Members of the Biden administration expressed frustration with the lack of race and ethnicity data being reported with vaccination data. Without that information, policy makers and health workers cannot efficiently identify vaccine disparities in the hardest-hit communities.
In a Feb. 1 report from the Centers for Disease Control and Prevention, race and ethnicity information was missing for about 48% of people who received at least one dose of the vaccine, though the data on gender and age was nearly complete. The report that covered the first month of the vaccine rollout, from Dec. 14 to Jan. 14 shows that 63% of the nearly 13 million people vaccinated in that period were women, 55% were older than 50, and 60.4% were White.
The lack of vaccination data by race is similar to the same lack of data collection on who was diagnosed with the virus in the early days of the pandemic. The same process has carried over to who has been inoculated.
“We must address these insufficient data points as an urgent priority,” Marcella Nunez-Smith, chair of President Biden’s Covid-19 equity task force, said during an administration coronavirus news briefing. “I’m worried about how behind we are. So, let me be clear: We cannot ensure an equitable vaccination program without data to guide us.”
Advocacy from the community helped improve the data collection earlier on, and the unequal impact of the pandemic was quickly revealed.
Black, Latino and Native American/Alaska Native people are up to 3.6 times more likely than White people to be hospitalized from covid-19, while people in communities of color are more than twice as likely to die as White people from the disease, Nunez-Smith said.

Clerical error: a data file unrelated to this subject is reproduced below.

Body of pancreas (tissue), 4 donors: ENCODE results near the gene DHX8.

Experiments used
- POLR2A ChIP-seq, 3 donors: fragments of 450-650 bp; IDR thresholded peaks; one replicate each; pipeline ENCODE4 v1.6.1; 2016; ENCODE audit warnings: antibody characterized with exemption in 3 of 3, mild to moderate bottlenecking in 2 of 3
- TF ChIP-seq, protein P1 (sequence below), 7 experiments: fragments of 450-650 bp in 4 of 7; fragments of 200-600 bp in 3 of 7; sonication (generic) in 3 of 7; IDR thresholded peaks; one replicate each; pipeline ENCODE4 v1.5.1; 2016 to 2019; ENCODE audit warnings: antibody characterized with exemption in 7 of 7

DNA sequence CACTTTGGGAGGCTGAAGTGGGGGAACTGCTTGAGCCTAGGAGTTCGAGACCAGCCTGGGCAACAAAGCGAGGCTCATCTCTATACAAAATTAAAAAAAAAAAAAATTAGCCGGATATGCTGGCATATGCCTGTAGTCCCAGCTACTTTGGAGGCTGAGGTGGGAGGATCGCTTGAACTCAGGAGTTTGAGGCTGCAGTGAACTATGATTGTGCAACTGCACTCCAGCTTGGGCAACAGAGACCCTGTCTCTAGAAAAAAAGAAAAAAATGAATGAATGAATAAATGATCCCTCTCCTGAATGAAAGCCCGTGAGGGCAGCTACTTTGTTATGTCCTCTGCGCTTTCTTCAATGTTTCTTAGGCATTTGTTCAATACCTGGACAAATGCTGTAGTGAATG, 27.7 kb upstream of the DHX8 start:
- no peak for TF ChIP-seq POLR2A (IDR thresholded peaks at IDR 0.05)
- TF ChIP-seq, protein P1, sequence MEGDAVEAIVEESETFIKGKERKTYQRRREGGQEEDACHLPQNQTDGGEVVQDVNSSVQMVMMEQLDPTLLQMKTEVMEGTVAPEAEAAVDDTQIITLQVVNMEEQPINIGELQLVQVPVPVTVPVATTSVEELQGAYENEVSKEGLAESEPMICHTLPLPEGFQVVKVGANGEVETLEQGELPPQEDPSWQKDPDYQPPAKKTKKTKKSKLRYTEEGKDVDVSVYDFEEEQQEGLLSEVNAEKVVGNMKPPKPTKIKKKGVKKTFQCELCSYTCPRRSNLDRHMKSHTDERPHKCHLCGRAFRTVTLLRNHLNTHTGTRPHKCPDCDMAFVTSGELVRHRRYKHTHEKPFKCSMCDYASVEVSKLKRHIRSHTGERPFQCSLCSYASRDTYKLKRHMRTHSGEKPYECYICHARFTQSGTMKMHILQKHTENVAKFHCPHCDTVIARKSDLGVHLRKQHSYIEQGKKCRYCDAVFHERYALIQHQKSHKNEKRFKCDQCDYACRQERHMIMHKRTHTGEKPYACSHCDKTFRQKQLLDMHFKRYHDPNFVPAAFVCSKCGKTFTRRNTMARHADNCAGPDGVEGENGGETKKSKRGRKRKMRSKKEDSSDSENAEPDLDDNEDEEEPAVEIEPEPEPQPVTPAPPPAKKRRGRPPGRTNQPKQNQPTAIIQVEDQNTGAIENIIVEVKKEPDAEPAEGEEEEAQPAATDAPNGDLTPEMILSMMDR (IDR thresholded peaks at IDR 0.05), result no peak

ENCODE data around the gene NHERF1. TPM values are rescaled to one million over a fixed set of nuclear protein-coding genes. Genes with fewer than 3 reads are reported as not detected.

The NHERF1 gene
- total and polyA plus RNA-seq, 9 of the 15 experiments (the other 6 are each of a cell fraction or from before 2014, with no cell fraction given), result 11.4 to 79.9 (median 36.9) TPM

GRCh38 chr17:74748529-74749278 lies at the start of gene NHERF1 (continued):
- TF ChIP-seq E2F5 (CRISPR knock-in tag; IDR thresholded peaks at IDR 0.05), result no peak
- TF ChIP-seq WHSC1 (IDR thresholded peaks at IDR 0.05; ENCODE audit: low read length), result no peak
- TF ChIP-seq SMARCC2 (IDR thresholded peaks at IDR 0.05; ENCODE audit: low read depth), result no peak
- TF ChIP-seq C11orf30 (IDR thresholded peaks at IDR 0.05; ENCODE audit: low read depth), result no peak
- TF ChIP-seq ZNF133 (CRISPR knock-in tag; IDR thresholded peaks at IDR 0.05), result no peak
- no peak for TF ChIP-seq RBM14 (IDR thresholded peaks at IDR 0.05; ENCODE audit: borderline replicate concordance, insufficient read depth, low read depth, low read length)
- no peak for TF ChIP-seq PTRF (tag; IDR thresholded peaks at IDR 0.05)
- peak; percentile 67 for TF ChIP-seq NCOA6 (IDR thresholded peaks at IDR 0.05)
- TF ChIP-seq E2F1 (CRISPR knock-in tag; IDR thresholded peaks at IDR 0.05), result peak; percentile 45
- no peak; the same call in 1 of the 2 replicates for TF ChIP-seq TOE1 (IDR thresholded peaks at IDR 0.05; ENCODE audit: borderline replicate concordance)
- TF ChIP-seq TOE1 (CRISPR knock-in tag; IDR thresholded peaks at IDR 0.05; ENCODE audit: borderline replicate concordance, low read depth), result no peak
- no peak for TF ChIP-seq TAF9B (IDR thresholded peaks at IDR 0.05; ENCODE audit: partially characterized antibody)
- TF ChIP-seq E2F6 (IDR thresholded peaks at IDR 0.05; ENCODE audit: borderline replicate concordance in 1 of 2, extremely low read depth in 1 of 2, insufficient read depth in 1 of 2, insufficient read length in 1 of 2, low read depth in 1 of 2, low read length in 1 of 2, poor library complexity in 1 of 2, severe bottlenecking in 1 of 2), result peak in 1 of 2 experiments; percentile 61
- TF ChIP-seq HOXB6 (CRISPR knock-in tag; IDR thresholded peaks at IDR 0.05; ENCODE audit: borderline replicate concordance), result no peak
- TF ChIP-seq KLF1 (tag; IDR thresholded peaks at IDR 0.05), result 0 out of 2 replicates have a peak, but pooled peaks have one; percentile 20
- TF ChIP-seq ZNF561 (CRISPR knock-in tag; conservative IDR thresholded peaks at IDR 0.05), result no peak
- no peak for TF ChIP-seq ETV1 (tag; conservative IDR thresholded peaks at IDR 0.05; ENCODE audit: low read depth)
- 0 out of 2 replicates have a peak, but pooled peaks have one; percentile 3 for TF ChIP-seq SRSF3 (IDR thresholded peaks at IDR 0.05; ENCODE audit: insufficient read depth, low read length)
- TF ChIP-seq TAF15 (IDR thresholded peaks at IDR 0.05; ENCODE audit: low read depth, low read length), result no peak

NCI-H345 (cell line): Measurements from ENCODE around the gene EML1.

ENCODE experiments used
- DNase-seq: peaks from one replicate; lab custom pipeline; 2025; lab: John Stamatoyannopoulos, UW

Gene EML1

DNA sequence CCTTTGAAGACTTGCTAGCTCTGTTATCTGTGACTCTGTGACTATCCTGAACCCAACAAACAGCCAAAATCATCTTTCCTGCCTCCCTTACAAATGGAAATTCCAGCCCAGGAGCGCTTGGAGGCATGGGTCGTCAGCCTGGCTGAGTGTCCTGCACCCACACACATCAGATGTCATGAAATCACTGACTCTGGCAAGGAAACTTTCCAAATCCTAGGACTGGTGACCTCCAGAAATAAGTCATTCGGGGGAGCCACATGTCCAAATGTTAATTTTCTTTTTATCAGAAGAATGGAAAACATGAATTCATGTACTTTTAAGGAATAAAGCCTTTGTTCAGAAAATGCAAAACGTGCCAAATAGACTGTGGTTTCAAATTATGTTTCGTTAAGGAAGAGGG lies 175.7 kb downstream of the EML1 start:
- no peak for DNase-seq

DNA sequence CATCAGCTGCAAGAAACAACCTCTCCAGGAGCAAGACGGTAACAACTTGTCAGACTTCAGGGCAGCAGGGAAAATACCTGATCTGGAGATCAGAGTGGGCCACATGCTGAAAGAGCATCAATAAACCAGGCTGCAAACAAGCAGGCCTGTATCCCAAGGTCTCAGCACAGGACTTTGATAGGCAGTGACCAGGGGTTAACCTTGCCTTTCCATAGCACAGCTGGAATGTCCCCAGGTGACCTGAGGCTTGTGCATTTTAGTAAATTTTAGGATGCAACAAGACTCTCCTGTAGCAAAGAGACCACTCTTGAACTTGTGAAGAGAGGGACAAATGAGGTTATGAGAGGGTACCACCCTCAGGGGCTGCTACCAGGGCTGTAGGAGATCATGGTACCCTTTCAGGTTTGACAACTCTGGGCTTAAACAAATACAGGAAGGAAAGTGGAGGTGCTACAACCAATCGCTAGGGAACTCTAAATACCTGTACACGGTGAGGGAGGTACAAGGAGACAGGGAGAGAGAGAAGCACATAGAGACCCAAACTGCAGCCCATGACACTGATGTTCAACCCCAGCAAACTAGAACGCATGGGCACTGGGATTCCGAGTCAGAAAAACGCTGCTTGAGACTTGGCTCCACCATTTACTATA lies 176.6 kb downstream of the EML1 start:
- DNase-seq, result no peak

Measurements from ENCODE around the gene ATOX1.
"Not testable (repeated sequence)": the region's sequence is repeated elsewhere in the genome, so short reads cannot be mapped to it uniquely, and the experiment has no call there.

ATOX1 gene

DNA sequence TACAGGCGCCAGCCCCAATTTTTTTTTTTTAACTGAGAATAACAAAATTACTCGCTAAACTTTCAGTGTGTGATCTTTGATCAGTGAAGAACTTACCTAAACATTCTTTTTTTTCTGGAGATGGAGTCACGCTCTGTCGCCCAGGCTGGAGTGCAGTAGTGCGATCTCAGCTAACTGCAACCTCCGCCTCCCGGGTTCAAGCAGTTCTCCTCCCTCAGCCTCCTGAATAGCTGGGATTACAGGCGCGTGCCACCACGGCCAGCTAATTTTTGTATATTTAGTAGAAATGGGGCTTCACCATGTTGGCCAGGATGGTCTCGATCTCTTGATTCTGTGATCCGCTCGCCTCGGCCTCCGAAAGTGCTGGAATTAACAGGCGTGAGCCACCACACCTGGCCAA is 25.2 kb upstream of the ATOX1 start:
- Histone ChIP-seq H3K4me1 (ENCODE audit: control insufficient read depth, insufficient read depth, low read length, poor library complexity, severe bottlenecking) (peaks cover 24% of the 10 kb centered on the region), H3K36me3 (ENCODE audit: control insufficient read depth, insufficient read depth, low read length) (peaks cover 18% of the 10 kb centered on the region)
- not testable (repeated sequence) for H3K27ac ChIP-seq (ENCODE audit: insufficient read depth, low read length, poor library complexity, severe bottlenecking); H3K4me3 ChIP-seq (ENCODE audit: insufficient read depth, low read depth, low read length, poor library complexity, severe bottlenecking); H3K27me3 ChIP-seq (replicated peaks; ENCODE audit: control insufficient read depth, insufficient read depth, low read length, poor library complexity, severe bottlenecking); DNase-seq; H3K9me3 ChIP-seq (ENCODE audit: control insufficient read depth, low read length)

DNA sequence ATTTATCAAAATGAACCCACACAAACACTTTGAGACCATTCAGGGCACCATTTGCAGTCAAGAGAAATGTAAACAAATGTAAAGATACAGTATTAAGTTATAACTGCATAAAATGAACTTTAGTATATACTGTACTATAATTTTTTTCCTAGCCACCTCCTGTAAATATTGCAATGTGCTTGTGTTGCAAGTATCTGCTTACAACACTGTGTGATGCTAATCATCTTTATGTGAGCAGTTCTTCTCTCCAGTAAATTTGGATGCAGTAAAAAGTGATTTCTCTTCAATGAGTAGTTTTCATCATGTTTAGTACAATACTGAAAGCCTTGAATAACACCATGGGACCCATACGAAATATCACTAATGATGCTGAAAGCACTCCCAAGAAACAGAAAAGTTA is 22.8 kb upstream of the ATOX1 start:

From the data reported, about 14% of those who received at least one shot nationally were categorized as multiple or other race/ethnicity, 11.5% as Latino, 6% as Asian, and 5% percent Black, according to the CDC report. The study notes that the demographics of those people vaccinated somewhat reflect the demographics of health-care workers and residents of long-term care facilities — the people in the Phase 1 vaccination priority group — while cautioning that the analysis is hamstrung by the missing information.
A panel of experts advising the CDC on the best way to ensure equity recommended delivering shots in phases, with the most vulnerable people — health-care workers and older people — first. But then states began to deviate from the guidelines, altering who had priority to the limited supply of vaccines.
The “inconsistent emphasis on equity” early in the vaccine rollout coupled with the lack of federal coordination by the Trump administration, “are a few reasons why we are already behind,” Nunez-Smith said. “We must address these insufficient data points as an urgent priority. They don’t just hurt our statistics, they hurt the community.”